What could the French government decide at today’s Covid-19 health council?

Customers at a bar in Saint-Malo, northwest France, have their digital health passes scanned by a police officer
Photo: Jean-Francois Monier / AFP
Top French ministers will hold a health council meeting on the Covid-19 health crisis on Monday and could decide on further measures that may impact how the country celebrates Christmas.

UPDATE: You can read about the measures taken by the government, including the closure of nightclubs, in this new article HERE.

The article below is now out of date.


France’s conseil de défense sanitaire was due to meet on Monday morning to discuss responses to the fifth wave of Covid-19 currently raging in France.

The government is considering adapting public health measures in light of the latest figures – more than 11,500 people are now hospitalised with the virus, including 2,066 in intensive care. The influential Pasteur Institute has forecast that the number of Covid patients in ICU could pass 3,000 by December 12th.

READ ALSO France records 50,000 daily Covid cases as hospital admissions rise

The situation now

“A patient is admitted to intensive care every 10 minutes. We have experienced this during the second, the third wave,” Health Minister Olivier Véran told franceinfo on Friday. “If nothing changes, we could have a peak at the end of January, with a very large number of seriously ill people.” 

Monday’s health council meeting at the Elysee Palace will determine “whether additional measures should be taken”, to contain this latest outbreak in the lead-up to Christmas, amid additional concern over the Omicron variant.

What’s up for discussion?

Monday’s meeting is mainly intended to be a ‘progress report’, an unnamed source told Le Monde, ‘with perhaps some adjustments here and there’. So, no major changes are in store.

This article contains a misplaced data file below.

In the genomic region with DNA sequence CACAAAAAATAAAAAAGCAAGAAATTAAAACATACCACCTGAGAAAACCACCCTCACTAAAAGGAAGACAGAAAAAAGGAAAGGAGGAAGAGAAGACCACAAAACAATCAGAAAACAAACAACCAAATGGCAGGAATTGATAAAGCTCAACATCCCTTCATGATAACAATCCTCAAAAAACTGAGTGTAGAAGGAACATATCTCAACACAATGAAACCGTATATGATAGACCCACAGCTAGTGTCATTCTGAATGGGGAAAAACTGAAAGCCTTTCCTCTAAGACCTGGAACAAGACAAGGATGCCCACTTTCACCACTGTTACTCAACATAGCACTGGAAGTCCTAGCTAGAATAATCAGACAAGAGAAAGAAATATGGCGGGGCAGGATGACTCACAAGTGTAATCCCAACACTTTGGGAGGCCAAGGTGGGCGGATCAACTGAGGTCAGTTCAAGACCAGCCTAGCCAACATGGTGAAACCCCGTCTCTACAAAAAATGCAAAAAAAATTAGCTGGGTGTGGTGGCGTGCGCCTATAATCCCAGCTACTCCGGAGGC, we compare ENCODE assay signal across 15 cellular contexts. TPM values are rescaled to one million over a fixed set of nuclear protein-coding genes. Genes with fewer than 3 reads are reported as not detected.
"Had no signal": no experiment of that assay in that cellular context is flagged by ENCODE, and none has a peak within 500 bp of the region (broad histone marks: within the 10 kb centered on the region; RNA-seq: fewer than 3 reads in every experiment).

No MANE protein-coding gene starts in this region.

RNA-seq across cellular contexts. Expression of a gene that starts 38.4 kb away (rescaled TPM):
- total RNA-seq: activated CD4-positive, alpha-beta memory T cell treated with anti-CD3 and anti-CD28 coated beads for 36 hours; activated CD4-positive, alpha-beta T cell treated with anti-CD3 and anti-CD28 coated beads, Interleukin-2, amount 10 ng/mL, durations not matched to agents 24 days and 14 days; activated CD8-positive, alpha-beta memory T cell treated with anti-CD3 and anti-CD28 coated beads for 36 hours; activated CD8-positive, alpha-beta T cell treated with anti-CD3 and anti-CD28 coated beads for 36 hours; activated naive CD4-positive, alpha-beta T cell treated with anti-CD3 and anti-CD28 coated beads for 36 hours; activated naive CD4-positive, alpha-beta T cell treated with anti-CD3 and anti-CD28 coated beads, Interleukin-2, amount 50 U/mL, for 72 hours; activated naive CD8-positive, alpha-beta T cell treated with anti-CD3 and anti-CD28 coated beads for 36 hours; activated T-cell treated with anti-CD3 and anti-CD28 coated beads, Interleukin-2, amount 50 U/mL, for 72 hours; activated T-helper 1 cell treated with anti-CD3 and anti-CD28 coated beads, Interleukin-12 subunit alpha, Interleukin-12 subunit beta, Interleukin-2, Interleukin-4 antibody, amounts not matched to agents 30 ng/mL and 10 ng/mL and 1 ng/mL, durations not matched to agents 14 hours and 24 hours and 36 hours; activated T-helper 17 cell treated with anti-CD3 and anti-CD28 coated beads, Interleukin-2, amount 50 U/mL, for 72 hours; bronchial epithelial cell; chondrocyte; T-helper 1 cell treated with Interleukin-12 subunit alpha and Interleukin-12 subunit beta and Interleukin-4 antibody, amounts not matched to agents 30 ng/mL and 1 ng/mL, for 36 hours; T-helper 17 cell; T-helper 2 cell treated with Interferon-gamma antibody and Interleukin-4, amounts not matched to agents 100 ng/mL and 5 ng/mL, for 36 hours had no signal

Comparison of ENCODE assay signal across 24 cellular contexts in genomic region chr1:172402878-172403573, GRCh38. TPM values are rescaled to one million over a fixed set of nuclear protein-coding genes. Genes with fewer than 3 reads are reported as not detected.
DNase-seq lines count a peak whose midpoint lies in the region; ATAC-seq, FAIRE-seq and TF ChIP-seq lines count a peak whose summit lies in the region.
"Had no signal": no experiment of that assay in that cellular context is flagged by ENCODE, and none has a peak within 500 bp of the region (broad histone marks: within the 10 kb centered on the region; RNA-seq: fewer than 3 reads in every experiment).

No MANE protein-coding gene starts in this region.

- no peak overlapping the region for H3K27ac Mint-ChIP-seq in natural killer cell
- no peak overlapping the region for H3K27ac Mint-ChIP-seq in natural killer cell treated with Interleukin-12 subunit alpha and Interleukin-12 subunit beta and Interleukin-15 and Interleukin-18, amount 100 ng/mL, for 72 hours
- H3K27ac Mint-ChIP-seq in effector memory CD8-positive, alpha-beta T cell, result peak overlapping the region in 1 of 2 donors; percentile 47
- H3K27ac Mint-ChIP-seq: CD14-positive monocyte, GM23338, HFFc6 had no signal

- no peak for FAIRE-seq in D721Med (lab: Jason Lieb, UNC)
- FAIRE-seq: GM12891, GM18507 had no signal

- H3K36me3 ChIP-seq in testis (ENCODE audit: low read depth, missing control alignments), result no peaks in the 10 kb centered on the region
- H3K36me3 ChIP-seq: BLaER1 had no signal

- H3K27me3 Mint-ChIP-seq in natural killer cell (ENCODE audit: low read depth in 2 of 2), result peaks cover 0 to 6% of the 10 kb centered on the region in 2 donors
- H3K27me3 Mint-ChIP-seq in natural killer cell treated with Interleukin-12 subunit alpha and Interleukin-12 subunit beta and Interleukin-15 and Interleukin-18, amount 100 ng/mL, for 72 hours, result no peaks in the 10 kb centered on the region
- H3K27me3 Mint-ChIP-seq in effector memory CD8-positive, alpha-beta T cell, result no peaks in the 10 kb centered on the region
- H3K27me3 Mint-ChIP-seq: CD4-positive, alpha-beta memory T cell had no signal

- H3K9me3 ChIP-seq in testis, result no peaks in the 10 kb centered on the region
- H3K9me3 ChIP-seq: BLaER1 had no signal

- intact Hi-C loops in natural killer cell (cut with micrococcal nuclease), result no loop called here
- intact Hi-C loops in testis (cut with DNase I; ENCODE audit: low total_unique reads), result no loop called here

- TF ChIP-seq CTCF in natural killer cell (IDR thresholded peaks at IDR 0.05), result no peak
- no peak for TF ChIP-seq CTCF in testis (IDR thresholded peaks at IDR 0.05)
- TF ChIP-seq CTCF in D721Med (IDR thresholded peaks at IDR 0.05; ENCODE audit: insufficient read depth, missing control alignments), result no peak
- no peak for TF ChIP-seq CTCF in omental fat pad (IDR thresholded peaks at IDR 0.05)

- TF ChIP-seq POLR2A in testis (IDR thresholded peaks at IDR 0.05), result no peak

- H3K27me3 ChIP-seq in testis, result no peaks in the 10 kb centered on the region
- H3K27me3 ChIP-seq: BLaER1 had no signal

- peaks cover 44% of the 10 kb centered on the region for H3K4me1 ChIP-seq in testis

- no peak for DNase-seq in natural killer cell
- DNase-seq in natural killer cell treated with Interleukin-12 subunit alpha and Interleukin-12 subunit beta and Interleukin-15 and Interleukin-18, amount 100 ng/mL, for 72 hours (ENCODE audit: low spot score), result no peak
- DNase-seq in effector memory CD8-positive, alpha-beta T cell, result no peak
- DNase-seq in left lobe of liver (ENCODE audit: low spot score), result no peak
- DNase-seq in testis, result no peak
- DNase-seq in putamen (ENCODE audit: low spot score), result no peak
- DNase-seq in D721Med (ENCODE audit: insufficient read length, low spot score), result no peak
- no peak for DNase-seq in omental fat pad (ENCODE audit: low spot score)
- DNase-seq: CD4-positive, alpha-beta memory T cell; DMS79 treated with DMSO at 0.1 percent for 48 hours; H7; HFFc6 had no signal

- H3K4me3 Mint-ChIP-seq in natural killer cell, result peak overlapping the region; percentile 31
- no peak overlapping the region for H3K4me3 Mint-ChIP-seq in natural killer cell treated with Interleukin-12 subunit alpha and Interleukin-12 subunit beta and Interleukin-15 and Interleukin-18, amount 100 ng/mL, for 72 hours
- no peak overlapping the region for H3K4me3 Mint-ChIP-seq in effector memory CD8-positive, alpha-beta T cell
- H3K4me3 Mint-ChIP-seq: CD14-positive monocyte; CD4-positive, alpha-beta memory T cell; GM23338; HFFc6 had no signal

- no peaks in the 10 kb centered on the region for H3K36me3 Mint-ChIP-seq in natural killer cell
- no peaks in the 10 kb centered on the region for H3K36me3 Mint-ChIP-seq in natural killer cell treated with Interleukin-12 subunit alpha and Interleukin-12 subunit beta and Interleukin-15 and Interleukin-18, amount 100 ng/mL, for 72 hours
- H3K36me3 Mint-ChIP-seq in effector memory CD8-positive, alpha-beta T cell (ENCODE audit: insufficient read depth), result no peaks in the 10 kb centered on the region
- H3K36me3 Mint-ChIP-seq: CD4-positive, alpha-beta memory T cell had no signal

The key focus is on continuing the vaccination push, on getting more people to come forward for a third dose to create what Véran described last week as the ‘firewall effect’.

“What was decided nearly 10 days ago was the right decision to take,” Macron said on Friday, during a trip to the United Arab Emirates. “The strategy we have today allows us to resist. We must continue to vaccinate, to vaccinate, to vaccinate, to respect the barrier gestures as we do.”

The option of starting the school holidays early, in light of the decision in neighbouring Belgium to take this course of action, is also up for discussion – though it is believed the weight of opinion is not in favour of the move.

Meanwhile, opening immunisation to all children aged between five and 11 – not just those who, for various reasons, are considered health risks, is also expected to be up for discussion, according to the Ministry of Health, which mentions the announcement of a “precise timetable” after the meeting.

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The ministry confirmed that “the opening of vaccination to all children” of this age group is planned “from the beginning of January 2022”. 

What’s not on the agenda

A return to routine working from home to contain the epidemic is believed not to be on the agenda. According to France Info radio, the possibility of lockdown – or even a curfew – is not up for discussion, nor are limits on the number of people in indoor venues. 

An Elysee Palace adviser told France Info that many more doses of vaccine will get to pharmacies, surgeries and vaccine centres this week. “The challenge is to see what last levers we can activate without placing constraints on vaccinated people,” the adviser said. 

Those sentiments echoed those of Véran, who advised more of the same on Friday: “If we change our daily behaviour, if we recreate a little social distancing, we can reduce by 10%, 15%, 20% the circulation of the virus, and then it totally changes the curves.”

Expect, then, encouragement and a warning after today’s meeting. The government wants to encourage the French to get their booster dose, and reiterate the importance of barrier gestures, such as wearing face masks in public places. It doesn’t want to spoil Christmas.

READ ALSO ‘We need to be careful’: Will France have a normal Christmas this year?

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